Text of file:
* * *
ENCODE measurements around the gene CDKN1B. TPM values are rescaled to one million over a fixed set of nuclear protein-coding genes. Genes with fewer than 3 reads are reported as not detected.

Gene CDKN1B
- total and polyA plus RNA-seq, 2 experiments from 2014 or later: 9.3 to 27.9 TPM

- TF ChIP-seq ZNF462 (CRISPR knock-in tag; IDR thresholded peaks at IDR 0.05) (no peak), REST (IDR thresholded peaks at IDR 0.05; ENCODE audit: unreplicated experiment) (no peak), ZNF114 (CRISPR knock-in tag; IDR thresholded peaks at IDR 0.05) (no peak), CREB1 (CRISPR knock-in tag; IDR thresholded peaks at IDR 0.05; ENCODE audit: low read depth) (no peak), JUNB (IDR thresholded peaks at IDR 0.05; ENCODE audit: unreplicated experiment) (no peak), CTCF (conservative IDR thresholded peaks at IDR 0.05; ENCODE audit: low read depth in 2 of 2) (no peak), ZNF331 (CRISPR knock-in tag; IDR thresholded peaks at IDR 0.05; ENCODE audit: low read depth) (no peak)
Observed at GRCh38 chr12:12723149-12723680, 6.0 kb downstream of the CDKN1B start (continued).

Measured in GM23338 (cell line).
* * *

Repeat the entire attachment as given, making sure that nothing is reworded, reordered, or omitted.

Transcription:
ENCODE measurements around the gene CDKN1B. TPM values are rescaled to one million over a fixed set of nuclear protein-coding genes. Genes with fewer than 3 reads are reported as not detected.

Gene CDKN1B
- total and polyA plus RNA-seq, 2 experiments from 2014 or later: 9.3 to 27.9 TPM

- TF ChIP-seq ZNF462 (CRISPR knock-in tag; IDR thresholded peaks at IDR 0.05) (no peak), REST (IDR thresholded peaks at IDR 0.05; ENCODE audit: unreplicated experiment) (no peak), ZNF114 (CRISPR knock-in tag; IDR thresholded peaks at IDR 0.05) (no peak), CREB1 (CRISPR knock-in tag; IDR thresholded peaks at IDR 0.05; ENCODE audit: low read depth) (no peak), JUNB (IDR thresholded peaks at IDR 0.05; ENCODE audit: unreplicated experiment) (no peak), CTCF (conservative IDR thresholded peaks at IDR 0.05; ENCODE audit: low read depth in 2 of 2) (no peak), ZNF331 (CRISPR knock-in tag; IDR thresholded peaks at IDR 0.05; ENCODE audit: low read depth) (no peak)
Observed at GRCh38 chr12:12723149-12723680, 6.0 kb downstream of the CDKN1B start (continued).

Measured in GM23338 (cell line).